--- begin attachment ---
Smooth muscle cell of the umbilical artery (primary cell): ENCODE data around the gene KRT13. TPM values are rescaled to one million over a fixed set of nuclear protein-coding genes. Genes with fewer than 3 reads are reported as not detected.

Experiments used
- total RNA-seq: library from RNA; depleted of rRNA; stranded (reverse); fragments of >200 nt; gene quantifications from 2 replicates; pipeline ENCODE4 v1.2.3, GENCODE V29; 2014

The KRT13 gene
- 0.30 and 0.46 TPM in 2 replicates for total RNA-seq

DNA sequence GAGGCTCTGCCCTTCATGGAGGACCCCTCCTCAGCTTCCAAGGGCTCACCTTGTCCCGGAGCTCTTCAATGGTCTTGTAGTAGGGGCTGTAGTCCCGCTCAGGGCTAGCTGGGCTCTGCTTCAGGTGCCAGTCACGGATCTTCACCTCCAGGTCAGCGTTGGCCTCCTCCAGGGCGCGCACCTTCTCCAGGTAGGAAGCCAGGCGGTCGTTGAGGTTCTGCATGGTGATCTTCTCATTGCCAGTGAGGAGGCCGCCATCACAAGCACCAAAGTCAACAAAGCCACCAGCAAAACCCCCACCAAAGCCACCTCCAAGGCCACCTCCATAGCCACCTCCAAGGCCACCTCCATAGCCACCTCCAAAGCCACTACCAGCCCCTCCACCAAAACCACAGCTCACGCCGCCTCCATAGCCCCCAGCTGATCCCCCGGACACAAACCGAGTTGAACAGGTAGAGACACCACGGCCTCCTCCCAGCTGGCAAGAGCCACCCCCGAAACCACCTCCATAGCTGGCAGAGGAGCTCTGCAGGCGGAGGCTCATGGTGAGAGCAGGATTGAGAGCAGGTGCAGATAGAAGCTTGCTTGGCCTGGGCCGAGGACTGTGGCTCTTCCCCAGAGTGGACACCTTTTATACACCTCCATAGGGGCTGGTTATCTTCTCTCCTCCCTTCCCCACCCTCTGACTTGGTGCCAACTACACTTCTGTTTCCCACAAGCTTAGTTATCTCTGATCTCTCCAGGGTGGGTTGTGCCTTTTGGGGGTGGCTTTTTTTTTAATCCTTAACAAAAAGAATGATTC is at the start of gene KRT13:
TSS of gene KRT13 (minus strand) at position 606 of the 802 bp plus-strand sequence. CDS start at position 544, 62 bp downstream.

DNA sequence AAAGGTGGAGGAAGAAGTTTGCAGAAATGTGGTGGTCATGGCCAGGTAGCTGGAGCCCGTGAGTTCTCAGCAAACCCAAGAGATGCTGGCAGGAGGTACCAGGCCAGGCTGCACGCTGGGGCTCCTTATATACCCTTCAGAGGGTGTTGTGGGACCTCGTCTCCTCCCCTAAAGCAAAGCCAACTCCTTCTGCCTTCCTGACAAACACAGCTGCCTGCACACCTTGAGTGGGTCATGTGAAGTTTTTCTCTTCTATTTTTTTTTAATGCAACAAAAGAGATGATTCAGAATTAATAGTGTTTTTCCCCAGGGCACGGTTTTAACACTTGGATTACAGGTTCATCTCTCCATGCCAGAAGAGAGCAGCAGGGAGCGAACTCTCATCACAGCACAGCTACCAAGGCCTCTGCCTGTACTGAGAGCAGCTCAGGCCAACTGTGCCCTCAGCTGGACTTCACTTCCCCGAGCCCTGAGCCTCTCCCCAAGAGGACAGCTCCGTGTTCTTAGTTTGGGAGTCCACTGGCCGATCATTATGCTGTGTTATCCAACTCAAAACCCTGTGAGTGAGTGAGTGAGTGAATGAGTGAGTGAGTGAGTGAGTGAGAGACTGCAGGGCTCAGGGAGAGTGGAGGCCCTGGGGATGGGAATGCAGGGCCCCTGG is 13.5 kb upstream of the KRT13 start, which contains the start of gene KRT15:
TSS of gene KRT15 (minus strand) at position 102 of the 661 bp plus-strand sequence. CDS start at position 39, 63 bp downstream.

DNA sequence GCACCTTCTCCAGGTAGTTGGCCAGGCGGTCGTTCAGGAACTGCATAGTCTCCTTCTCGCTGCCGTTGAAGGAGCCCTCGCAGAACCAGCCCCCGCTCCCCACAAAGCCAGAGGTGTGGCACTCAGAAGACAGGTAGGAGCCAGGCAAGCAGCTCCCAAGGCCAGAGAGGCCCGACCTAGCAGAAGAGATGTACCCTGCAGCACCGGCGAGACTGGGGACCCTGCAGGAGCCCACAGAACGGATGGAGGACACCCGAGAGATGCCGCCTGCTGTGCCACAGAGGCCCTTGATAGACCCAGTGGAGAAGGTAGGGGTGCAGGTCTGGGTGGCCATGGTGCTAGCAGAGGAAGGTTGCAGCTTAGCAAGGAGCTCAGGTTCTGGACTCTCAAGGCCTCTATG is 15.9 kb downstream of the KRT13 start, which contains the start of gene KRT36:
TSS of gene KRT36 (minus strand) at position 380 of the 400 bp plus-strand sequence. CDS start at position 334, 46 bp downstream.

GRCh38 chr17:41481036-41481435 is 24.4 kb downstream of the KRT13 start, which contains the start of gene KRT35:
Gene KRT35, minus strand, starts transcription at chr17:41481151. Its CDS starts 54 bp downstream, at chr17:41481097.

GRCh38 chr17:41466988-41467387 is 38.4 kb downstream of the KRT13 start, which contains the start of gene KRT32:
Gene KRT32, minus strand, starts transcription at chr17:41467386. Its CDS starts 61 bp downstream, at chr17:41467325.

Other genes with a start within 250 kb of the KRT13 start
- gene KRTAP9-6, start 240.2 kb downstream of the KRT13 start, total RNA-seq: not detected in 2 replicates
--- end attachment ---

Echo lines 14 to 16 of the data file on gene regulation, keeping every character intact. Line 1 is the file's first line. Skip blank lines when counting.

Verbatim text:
GRCh38 chr17:41466988-41467387 is 38.4 kb downstream of the KRT13 start, which contains the start of gene KRT32:
Gene KRT32, minus strand, starts transcription at chr17:41467386. Its CDS starts 61 bp downstream, at chr17:41467325.

Other genes with a start within 250 kb of the KRT13 start